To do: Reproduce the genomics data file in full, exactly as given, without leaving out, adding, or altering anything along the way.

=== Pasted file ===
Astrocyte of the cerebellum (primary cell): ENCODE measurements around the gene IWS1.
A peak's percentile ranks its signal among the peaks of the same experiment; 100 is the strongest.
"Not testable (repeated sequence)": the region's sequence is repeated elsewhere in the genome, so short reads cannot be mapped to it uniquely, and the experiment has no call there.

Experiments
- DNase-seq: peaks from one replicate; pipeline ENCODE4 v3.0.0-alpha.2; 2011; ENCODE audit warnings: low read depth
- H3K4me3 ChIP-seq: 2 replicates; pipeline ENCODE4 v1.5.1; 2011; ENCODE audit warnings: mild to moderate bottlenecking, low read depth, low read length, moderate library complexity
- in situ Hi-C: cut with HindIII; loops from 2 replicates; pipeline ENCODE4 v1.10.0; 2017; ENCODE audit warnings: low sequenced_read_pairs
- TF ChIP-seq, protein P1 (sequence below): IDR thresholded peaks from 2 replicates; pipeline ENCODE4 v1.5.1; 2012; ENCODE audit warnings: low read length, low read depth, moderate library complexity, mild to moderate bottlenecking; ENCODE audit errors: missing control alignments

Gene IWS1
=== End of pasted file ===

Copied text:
Astrocyte of the cerebellum (primary cell): ENCODE measurements around the gene IWS1.
A peak's percentile ranks its signal among the peaks of the same experiment; 100 is the strongest.
"Not testable (repeated sequence)": the region's sequence is repeated elsewhere in the genome, so short reads cannot be mapped to it uniquely, and the experiment has no call there.

Experiments
- DNase-seq: peaks from one replicate; pipeline ENCODE4 v3.0.0-alpha.2; 2011; ENCODE audit warnings: low read depth
- H3K4me3 ChIP-seq: 2 replicates; pipeline ENCODE4 v1.5.1; 2011; ENCODE audit warnings: mild to moderate bottlenecking, low read depth, low read length, moderate library complexity
- in situ Hi-C: cut with HindIII; loops from 2 replicates; pipeline ENCODE4 v1.10.0; 2017; ENCODE audit warnings: low sequenced_read_pairs
- TF ChIP-seq, protein P1 (sequence below): IDR thresholded peaks from 2 replicates; pipeline ENCODE4 v1.5.1; 2012; ENCODE audit warnings: low read length, low read depth, moderate library complexity, mild to moderate bottlenecking; ENCODE audit errors: missing control alignments

Gene IWS1